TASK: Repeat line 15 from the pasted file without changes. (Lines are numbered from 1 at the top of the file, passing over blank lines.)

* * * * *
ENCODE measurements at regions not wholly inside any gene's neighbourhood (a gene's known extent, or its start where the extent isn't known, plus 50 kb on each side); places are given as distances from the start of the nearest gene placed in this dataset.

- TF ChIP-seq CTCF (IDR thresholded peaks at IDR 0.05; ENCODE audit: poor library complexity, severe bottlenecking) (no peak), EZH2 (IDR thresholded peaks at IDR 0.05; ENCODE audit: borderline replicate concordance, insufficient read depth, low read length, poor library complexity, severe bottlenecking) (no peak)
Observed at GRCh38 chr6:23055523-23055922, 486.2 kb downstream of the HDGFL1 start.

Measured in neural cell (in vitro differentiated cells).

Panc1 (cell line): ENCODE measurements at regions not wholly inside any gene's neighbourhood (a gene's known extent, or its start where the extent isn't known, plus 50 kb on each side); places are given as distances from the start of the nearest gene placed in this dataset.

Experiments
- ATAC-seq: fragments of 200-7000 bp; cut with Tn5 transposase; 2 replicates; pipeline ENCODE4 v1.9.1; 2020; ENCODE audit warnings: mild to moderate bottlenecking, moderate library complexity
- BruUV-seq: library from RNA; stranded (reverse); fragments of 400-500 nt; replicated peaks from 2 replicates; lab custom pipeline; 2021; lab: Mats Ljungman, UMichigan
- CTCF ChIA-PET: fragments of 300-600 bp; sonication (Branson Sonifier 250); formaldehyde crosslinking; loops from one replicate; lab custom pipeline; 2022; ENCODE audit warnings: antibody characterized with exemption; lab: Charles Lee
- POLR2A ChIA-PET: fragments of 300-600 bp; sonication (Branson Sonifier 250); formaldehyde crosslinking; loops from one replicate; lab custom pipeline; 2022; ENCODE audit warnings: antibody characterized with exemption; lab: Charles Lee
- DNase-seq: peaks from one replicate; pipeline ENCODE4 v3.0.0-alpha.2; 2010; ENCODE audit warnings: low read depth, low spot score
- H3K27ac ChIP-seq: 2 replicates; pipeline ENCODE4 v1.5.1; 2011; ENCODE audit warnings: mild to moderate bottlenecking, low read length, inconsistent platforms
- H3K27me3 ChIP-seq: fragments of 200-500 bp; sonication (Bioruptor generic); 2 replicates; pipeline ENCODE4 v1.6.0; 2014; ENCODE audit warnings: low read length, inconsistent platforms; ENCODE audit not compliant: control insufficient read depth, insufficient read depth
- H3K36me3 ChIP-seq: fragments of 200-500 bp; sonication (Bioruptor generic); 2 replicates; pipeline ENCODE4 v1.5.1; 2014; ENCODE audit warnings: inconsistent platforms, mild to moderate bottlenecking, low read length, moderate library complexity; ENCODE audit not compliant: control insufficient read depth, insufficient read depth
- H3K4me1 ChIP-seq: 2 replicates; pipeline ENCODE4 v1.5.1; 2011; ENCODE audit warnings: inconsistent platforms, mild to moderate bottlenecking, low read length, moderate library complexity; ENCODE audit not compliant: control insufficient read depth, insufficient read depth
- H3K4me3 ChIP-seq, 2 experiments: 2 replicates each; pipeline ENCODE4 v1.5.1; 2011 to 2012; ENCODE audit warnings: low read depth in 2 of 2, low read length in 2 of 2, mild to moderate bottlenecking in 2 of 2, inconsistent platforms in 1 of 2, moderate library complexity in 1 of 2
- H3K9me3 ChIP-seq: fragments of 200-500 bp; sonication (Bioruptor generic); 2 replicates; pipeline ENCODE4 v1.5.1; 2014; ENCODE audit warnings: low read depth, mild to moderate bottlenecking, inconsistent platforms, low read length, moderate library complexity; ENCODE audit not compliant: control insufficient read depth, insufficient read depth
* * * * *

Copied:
- H3K4me1 ChIP-seq: 2 replicates; pipeline ENCODE4 v1.5.1; 2011; ENCODE audit warnings: inconsistent platforms, mild to moderate bottlenecking, low read length, moderate library complexity; ENCODE audit not compliant: control insufficient read depth, insufficient read depth